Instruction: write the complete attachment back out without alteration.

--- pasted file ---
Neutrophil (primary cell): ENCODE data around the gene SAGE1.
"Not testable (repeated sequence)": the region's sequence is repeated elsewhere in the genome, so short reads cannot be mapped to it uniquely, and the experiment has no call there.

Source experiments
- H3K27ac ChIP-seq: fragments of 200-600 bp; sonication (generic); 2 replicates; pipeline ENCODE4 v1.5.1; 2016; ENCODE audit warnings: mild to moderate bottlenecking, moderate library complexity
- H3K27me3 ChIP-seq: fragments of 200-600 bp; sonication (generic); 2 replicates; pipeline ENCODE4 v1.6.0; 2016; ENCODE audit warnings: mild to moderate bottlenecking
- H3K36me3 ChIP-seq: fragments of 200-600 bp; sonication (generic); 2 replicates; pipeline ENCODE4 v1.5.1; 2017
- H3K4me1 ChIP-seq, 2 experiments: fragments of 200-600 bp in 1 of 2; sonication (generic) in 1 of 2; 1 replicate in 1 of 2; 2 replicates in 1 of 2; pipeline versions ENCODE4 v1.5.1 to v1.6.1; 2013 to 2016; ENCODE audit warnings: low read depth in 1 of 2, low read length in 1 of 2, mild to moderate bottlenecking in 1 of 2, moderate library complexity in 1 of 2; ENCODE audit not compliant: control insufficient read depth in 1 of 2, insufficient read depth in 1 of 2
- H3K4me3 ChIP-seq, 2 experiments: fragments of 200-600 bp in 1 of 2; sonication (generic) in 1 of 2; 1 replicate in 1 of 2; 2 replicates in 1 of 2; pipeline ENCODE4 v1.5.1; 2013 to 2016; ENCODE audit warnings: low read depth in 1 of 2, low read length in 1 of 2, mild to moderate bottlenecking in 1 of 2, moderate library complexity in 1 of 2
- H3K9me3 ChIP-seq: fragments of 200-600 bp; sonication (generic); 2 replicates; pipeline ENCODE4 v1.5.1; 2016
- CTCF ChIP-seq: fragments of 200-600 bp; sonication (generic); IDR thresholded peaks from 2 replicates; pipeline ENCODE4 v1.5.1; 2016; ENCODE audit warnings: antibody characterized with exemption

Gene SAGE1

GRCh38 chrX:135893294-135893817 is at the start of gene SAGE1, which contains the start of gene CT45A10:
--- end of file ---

Neutrophil (primary cell): ENCODE data around the gene SAGE1.
"Not testable (repeated sequence)": the region's sequence is repeated elsewhere in the genome, so short reads cannot be mapped to it uniquely, and the experiment has no call there.

Source experiments
- H3K27ac ChIP-seq: fragments of 200-600 bp; sonication (generic); 2 replicates; pipeline ENCODE4 v1.5.1; 2016; ENCODE audit warnings: mild to moderate bottlenecking, moderate library complexity
- H3K27me3 ChIP-seq: fragments of 200-600 bp; sonication (generic); 2 replicates; pipeline ENCODE4 v1.6.0; 2016; ENCODE audit warnings: mild to moderate bottlenecking
- H3K36me3 ChIP-seq: fragments of 200-600 bp; sonication (generic); 2 replicates; pipeline ENCODE4 v1.5.1; 2017
- H3K4me1 ChIP-seq, 2 experiments: fragments of 200-600 bp in 1 of 2; sonication (generic) in 1 of 2; 1 replicate in 1 of 2; 2 replicates in 1 of 2; pipeline versions ENCODE4 v1.5.1 to v1.6.1; 2013 to 2016; ENCODE audit warnings: low read depth in 1 of 2, low read length in 1 of 2, mild to moderate bottlenecking in 1 of 2, moderate library complexity in 1 of 2; ENCODE audit not compliant: control insufficient read depth in 1 of 2, insufficient read depth in 1 of 2
- H3K4me3 ChIP-seq, 2 experiments: fragments of 200-600 bp in 1 of 2; sonication (generic) in 1 of 2; 1 replicate in 1 of 2; 2 replicates in 1 of 2; pipeline ENCODE4 v1.5.1; 2013 to 2016; ENCODE audit warnings: low read depth in 1 of 2, low read length in 1 of 2, mild to moderate bottlenecking in 1 of 2, moderate library complexity in 1 of 2
- H3K9me3 ChIP-seq: fragments of 200-600 bp; sonication (generic); 2 replicates; pipeline ENCODE4 v1.5.1; 2016
- CTCF ChIP-seq: fragments of 200-600 bp; sonication (generic); IDR thresholded peaks from 2 replicates; pipeline ENCODE4 v1.5.1; 2016; ENCODE audit warnings: antibody characterized with exemption

Gene SAGE1

GRCh38 chrX:135893294-135893817 is at the start of gene SAGE1, which contains the start of gene CT45A10: